Last Sunday, June 5, a Bitcoin privacy course was given entirely in Spanish, where students acquired tools to prevent their transactions from being tracked until they reached their real identity.
The Bitcoin privacy course is led by Arkad and Peter Hold (PHold), well-known members of the bitcoiner community, who use these pseudonyms to navigate the ecosystem.
Both conducted this workshop where it was explained how to use advanced wallets to manage bitcoins, so they are not tracked. They also explained the ways people break the privacy of their transactions and what methods an attacker or surveillance company might use to track the Bitcoin blockchain.
«The course is theoretical and practical (more practical than theoretical), theoretical to understand the problem (privacy limitations) and practical to learn how to use the tools in testnet mode [red de pruebas]and with that mitigate the effects of the problem”, PHold assured CriptoNoticias.
Some of the advice given in the course, and explained in detail, can serve any Bitcoin user to strengthen their privacy.
Buy and sell Bitcoin on exchanges that do not require your data
The main factor that violates the privacy of users is buying or selling bitcoins on exchanges or markets that collect user data.
During the course, Arkad pointed out that these types of exchanges require you to share with them a personal photo, your passport or identification data, home address, in addition to the location. This is what is known as politics. know your customer (KYC) or know your client.
Later, once you withdraw your BTC, they can track them through transaction log analysis and apply sanctions if for any reason they consider that you are engaging in illicit practices.
Manage and separate your KYC from non-KYC coins
It is for this last reason that there is a need to separate KYC coins from those that are “clean” or free from any association with your data.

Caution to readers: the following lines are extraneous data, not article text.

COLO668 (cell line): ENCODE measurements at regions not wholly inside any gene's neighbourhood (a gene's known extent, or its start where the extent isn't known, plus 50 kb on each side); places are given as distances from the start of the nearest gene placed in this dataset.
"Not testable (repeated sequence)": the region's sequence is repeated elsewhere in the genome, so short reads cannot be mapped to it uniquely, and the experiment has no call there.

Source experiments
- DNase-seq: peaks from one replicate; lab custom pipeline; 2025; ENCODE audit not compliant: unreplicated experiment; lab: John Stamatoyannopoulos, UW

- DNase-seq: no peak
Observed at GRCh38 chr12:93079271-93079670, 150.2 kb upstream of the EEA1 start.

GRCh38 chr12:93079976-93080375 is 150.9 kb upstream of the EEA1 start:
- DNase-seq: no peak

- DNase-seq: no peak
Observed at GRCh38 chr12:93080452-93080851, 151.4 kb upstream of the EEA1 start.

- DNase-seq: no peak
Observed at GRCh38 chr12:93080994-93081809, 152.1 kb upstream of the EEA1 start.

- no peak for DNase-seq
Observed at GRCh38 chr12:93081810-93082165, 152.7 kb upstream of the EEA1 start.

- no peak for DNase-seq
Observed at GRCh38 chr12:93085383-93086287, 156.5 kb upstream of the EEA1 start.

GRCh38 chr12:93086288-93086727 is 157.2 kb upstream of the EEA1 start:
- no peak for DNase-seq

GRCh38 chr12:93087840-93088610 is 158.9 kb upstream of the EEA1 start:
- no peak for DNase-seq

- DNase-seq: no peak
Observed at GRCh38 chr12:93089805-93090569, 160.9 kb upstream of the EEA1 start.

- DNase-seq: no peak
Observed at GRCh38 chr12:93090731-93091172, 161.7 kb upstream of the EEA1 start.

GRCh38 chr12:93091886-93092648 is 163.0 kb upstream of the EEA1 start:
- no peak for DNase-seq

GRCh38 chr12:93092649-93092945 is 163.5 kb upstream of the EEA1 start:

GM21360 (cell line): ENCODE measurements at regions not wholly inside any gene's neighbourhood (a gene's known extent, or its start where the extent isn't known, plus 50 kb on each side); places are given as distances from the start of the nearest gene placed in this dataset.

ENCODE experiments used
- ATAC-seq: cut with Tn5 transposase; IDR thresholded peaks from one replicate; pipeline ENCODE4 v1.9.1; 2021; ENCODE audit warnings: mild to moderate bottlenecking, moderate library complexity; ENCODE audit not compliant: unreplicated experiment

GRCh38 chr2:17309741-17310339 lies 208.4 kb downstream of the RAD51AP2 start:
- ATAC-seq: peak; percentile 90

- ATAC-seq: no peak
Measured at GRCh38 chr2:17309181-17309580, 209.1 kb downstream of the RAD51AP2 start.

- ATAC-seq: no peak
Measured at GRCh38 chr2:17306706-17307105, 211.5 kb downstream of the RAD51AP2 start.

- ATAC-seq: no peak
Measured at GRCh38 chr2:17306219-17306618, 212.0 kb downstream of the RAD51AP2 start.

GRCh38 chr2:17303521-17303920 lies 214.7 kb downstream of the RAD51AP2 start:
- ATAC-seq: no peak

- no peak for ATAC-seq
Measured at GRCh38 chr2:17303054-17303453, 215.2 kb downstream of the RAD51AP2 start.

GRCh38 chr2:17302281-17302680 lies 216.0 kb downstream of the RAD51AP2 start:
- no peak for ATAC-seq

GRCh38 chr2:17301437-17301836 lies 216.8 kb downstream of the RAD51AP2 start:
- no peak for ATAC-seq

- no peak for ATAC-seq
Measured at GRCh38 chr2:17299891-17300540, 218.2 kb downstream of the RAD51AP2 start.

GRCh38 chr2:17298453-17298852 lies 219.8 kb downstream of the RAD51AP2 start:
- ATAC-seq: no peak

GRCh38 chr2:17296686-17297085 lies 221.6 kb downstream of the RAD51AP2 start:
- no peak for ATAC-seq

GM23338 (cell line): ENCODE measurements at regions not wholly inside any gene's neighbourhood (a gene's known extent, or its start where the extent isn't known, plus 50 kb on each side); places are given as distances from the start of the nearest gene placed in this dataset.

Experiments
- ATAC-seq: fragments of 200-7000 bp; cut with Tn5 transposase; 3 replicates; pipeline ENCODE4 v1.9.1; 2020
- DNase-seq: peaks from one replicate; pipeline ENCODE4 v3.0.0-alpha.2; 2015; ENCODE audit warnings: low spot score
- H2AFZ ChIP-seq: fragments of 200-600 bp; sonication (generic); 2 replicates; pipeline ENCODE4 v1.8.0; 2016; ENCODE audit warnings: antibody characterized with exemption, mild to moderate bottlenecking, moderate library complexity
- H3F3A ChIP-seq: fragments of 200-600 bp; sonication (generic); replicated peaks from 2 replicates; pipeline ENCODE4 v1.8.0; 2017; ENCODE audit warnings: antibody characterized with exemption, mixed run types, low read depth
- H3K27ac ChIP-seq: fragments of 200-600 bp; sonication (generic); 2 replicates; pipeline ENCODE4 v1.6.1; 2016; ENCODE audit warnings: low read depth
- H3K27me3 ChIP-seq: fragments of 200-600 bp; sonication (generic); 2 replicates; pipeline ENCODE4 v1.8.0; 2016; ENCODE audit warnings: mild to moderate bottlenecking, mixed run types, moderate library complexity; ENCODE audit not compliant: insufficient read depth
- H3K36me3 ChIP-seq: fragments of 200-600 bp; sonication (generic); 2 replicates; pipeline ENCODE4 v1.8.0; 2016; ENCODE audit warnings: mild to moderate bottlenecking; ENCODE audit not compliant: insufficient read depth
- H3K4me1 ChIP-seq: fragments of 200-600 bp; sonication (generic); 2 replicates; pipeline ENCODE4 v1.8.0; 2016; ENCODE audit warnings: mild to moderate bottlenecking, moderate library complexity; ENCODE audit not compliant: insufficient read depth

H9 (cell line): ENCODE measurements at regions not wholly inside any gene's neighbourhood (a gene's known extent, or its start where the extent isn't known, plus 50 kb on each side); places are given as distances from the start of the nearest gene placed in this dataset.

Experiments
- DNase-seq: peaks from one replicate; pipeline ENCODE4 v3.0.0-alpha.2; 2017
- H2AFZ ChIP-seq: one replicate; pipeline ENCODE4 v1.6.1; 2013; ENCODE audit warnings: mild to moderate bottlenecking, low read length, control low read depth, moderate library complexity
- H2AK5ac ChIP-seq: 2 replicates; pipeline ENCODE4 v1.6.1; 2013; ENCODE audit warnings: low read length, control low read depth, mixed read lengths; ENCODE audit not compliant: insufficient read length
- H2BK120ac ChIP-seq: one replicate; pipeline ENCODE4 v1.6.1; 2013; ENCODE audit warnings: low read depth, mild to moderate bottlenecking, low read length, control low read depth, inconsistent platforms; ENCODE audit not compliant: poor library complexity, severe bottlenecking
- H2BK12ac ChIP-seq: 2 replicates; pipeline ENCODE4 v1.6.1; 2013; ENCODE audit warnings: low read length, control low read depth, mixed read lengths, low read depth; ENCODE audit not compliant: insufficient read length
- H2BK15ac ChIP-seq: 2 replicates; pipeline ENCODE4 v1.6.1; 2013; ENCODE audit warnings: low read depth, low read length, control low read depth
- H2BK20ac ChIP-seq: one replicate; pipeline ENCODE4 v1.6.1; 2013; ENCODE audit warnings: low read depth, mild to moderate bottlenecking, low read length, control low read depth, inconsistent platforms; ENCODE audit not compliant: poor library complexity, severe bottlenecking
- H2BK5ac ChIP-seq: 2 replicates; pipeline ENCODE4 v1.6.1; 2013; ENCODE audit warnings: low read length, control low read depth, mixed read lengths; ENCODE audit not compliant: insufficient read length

Bitcoin wallet and transaction logic does not work with a unified balance, but with User Transaction Outputs (UTXO) or departureswhere each of these outputs can be seen as individual tickets and with an assigned value inside a purse.
At the time of making a transaction, the wallet gathers these coins until adding the value to be transferred, and delivers them to the recipient address. If the value of the UTXO exceeds the value of the transfer, a UTXO or change output is generated, that is, the remaining change received by the person who is sending the transaction.
If a UTXO whose data is associated with an exchange is mixed with another “clean” or unrelated UTXO, basically they would be contaminating and someone could know what your other BTC are and where they are transferred.
Use wallets and advanced tools to control your BTC
Arkad and PHold’s privacy course was given last Sunday, but during this week, their students are practicing with the testnet or testnet of Bitcoin.
One of the key points to practice is the use of wallets that have advanced functions to benefit the privacy of Bitcoin. In relation to the UTXOs, a technique known as “Coin Control” must be applied, which is basically to label or classify the UTXOs that have KYC, separating them from the non-KYC ones, in addition to blocking their spending so that when making a transaction, the wallet does not mix them.
This feature is available on wallets like Samourai, Sparrow, Wasabi, Electrum, Specter, Simple Bitcoin Wallet (SBW) and Blue Wallet and is vital for managing your UTXO.
Implement privacy practices online and in real life
Many bitcoiners go so far as to take exceptional measures in their private lives to protect themselves. For example, not revealing that they know anything about Bitcoin. Also if you happen to go to a conference or public meeting, or appear in a video or photograph, hide your face completely.